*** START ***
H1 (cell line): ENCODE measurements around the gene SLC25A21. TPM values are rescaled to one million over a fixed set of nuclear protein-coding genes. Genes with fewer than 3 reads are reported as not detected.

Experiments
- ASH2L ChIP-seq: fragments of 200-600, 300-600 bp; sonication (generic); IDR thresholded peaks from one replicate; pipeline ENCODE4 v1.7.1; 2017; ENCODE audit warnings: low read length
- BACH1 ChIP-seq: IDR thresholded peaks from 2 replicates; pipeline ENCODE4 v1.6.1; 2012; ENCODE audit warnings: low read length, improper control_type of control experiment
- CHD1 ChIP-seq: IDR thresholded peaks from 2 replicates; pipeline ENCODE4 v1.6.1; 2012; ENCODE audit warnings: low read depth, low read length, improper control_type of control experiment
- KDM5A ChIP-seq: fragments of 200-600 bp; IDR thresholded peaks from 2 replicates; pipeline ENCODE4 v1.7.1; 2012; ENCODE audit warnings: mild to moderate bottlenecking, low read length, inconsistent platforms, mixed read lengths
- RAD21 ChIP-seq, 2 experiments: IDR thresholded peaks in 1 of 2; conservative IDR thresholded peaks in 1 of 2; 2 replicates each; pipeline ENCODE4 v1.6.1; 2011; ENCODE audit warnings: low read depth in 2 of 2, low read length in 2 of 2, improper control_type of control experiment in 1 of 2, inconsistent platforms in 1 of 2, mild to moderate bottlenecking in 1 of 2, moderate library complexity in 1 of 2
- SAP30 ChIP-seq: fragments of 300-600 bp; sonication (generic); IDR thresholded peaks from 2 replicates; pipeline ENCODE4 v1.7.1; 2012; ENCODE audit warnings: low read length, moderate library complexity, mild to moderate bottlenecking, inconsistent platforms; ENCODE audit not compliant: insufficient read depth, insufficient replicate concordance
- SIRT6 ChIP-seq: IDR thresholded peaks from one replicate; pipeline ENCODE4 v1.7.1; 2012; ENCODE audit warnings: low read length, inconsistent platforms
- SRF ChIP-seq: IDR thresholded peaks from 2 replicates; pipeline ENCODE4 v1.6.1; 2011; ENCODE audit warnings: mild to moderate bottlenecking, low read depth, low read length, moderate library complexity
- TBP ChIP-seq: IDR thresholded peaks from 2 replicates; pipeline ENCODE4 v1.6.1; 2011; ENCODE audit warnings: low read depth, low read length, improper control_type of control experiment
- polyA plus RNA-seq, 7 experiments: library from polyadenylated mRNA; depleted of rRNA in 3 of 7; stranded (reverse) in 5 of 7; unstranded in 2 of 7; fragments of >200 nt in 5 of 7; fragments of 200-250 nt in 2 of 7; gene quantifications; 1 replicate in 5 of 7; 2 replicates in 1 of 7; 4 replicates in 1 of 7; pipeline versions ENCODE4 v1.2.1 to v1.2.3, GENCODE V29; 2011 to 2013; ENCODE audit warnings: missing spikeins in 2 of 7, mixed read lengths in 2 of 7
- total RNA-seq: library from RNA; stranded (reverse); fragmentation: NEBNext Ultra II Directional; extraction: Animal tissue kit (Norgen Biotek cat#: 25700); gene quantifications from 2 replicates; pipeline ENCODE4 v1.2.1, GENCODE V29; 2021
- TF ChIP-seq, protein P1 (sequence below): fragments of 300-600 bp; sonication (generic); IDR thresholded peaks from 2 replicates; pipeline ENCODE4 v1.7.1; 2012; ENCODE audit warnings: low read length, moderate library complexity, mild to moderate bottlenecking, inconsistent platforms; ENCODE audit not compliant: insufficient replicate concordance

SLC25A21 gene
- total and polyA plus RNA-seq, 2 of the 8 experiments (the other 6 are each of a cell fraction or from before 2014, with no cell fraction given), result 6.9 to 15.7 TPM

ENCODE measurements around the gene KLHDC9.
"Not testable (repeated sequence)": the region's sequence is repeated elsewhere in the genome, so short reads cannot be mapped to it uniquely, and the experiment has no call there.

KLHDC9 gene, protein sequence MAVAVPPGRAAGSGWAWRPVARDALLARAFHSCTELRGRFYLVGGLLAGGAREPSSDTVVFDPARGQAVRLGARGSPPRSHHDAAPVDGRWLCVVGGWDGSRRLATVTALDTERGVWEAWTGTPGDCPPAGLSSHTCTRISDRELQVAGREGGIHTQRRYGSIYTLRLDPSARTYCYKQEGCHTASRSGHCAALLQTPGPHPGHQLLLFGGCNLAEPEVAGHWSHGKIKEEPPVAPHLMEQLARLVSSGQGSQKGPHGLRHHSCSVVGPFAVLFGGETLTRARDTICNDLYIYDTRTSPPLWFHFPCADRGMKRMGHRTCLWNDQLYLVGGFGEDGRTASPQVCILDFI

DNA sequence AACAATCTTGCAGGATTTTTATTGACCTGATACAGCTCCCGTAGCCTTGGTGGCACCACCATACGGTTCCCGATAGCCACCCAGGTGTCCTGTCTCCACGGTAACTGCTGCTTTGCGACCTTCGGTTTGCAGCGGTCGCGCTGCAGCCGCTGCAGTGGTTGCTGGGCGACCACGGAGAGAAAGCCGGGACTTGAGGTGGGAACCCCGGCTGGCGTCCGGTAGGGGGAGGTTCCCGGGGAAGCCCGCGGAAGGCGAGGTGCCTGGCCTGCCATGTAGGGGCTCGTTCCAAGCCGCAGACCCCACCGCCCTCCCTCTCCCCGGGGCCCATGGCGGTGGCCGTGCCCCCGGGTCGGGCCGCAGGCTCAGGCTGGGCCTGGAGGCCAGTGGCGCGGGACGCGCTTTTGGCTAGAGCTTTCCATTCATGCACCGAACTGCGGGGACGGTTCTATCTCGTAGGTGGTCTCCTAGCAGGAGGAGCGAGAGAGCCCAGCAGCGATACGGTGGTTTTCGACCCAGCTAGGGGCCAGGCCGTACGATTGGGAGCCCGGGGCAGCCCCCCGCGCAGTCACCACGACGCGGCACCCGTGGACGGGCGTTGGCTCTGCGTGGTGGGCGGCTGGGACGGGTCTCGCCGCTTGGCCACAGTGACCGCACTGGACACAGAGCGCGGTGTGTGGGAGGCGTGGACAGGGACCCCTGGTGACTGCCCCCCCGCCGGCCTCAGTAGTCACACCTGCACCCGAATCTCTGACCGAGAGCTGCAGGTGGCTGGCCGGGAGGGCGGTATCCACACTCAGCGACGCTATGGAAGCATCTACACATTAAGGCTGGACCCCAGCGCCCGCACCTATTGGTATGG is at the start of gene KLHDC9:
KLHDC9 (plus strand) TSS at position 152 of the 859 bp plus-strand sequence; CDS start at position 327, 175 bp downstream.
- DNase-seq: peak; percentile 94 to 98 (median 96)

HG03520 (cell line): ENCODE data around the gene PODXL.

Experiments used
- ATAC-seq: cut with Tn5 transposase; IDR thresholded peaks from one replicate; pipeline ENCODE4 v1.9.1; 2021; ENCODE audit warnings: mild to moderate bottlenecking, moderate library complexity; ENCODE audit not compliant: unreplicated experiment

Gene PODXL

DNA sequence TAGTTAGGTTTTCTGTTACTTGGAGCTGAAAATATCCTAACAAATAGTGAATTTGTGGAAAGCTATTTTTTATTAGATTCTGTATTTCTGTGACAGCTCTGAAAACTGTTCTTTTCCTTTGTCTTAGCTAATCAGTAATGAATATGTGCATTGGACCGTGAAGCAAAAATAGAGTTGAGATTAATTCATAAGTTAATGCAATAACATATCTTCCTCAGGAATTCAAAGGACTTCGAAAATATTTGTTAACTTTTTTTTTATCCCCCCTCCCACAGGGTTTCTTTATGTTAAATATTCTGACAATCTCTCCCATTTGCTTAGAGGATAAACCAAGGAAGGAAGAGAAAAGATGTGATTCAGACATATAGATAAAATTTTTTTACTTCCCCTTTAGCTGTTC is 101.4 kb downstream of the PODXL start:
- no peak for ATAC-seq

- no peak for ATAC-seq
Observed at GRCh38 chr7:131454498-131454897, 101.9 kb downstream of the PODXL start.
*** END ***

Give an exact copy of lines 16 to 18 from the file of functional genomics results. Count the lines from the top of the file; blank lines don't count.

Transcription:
- total and polyA plus RNA-seq, 2 of the 8 experiments (the other 6 are each of a cell fraction or from before 2014, with no cell fraction given), result 6.9 to 15.7 TPM

ENCODE measurements around the gene KLHDC9.
"Not testable (repeated sequence)": the region's sequence is repeated elsewhere in the genome, so short reads cannot be mapped to it uniquely, and the experiment has no call there.